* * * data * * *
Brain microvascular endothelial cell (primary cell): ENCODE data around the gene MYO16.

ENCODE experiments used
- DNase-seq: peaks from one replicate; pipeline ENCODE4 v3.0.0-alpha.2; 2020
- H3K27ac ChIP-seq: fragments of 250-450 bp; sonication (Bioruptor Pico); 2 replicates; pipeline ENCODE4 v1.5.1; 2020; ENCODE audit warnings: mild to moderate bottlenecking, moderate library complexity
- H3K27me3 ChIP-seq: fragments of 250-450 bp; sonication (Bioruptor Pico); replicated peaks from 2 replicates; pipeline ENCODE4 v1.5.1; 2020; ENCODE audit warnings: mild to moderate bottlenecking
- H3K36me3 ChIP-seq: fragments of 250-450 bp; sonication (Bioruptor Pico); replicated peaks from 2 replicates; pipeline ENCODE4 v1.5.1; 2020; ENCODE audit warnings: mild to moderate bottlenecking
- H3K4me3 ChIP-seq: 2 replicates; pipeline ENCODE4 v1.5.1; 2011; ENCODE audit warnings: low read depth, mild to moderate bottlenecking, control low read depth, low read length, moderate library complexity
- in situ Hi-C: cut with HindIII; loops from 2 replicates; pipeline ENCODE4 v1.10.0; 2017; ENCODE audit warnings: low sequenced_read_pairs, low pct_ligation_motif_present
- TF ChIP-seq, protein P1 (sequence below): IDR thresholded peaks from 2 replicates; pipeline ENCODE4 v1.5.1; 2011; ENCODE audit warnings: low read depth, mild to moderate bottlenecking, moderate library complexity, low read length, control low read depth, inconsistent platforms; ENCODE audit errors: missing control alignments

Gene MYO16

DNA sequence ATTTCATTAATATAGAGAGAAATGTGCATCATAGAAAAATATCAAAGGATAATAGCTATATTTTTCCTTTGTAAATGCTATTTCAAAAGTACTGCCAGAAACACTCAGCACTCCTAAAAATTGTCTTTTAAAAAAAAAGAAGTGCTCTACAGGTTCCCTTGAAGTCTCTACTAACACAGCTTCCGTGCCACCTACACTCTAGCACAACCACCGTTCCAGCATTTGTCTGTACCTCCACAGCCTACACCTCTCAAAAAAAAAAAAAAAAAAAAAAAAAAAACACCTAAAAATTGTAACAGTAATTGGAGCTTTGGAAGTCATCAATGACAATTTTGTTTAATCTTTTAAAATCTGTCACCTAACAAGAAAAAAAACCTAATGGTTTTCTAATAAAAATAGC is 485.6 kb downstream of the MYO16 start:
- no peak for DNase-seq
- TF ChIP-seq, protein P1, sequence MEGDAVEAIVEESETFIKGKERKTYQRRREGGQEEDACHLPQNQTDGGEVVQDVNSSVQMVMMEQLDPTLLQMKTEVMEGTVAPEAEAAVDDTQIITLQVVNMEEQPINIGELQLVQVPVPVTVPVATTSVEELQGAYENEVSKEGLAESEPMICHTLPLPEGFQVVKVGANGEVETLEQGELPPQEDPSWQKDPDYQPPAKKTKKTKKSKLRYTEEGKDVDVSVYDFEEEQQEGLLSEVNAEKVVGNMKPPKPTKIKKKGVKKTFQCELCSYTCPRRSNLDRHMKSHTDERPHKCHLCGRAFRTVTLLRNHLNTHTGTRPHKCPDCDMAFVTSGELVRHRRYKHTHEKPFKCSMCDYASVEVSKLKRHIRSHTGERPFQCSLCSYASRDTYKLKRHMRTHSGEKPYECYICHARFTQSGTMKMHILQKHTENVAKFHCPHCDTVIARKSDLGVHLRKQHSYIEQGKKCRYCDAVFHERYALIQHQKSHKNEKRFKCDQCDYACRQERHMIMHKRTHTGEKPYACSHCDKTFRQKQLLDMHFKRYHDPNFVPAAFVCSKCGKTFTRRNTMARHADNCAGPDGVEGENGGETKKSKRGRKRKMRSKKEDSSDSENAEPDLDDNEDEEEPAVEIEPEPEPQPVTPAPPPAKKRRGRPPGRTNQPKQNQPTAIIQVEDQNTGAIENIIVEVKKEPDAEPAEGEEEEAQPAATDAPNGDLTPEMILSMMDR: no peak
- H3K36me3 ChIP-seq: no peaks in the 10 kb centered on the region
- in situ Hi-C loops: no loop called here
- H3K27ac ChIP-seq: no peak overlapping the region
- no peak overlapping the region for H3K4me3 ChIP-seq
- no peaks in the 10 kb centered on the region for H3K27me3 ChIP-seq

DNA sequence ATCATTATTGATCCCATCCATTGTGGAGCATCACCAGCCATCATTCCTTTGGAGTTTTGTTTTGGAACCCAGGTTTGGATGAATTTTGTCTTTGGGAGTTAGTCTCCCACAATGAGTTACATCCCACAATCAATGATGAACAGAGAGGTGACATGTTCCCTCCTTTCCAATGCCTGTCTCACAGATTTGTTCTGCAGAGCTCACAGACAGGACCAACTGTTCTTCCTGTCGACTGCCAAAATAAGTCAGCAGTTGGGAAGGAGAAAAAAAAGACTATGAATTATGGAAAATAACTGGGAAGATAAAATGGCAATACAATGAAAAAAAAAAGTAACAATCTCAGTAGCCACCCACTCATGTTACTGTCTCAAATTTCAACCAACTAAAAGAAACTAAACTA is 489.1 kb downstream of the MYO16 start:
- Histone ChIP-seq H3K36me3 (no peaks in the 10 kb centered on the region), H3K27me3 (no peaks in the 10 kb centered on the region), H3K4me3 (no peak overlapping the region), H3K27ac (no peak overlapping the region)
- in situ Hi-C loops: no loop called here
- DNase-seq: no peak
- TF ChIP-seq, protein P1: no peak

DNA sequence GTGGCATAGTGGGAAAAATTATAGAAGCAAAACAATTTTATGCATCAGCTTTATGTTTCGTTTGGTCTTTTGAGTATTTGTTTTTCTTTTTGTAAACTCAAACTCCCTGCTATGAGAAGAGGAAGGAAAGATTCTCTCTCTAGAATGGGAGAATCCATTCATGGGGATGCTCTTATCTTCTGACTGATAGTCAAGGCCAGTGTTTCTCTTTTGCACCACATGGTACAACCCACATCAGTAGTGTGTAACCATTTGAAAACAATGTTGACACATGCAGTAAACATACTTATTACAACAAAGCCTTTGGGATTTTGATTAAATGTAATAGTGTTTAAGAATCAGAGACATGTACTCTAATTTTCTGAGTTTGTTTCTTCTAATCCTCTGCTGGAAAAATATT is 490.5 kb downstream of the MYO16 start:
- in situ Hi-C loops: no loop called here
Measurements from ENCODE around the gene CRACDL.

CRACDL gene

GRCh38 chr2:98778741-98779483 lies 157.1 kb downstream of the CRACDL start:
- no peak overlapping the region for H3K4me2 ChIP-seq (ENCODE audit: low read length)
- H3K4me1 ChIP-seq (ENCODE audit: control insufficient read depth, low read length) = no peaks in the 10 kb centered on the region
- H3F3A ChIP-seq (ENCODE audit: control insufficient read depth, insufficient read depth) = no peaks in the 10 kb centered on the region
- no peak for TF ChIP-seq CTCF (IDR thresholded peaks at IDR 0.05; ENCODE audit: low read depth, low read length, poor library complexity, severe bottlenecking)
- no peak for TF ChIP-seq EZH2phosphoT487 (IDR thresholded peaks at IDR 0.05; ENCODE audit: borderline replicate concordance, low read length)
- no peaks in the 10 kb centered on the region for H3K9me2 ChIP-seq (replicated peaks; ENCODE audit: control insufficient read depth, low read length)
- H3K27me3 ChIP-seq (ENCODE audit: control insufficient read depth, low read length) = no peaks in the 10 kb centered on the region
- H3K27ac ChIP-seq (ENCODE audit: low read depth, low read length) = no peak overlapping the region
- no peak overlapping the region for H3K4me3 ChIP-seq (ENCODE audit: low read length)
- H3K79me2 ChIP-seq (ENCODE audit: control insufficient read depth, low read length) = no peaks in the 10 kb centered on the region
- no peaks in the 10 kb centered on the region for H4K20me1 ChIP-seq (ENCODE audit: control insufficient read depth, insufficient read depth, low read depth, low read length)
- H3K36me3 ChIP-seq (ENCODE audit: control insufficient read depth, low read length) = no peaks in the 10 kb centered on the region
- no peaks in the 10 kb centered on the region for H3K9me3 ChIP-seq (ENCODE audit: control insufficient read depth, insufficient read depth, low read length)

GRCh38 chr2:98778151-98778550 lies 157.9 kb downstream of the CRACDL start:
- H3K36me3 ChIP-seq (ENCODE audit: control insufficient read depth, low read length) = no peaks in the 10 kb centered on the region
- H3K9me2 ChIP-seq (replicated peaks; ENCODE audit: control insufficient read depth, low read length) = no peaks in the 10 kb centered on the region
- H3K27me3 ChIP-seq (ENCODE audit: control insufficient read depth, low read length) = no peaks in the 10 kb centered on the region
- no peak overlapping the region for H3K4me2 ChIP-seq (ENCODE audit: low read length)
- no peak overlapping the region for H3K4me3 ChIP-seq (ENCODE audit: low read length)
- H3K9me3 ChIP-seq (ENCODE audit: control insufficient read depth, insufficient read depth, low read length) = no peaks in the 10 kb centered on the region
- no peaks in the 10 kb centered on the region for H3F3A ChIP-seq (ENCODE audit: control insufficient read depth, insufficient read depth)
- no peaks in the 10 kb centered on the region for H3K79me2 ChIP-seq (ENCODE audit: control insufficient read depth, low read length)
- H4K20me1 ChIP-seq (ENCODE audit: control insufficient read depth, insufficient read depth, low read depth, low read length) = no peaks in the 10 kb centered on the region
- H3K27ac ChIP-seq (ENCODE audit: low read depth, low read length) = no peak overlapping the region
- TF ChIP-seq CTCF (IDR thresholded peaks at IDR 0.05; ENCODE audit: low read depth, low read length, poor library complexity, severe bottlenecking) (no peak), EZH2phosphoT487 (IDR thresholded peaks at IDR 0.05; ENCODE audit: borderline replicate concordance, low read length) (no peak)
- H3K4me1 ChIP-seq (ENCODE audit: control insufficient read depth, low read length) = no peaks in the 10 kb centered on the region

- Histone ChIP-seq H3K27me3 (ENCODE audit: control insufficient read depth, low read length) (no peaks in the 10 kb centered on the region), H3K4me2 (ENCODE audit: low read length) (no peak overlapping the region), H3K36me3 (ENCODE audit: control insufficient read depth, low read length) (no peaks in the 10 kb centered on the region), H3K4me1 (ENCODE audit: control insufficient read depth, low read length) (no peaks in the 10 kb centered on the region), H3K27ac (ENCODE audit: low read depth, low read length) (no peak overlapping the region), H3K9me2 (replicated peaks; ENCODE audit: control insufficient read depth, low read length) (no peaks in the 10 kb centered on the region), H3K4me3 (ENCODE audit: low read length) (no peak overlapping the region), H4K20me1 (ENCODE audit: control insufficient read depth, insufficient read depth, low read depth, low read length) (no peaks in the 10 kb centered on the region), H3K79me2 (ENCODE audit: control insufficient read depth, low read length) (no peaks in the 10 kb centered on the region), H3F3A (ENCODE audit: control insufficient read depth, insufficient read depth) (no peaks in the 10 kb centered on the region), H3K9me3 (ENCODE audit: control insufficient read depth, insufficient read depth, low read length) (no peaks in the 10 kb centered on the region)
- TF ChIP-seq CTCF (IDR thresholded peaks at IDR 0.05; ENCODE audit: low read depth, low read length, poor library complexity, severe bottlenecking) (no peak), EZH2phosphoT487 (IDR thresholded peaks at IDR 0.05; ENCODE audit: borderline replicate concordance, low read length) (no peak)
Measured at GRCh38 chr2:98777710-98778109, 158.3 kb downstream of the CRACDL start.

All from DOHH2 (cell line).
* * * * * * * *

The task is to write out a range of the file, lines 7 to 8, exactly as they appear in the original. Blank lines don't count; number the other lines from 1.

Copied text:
- H3K4me3 ChIP-seq: 2 replicates; pipeline ENCODE4 v1.5.1; 2011; ENCODE audit warnings: low read depth, mild to moderate bottlenecking, control low read depth, low read length, moderate library complexity
- in situ Hi-C: cut with HindIII; loops from 2 replicates; pipeline ENCODE4 v1.10.0; 2017; ENCODE audit warnings: low sequenced_read_pairs, low pct_ligation_motif_present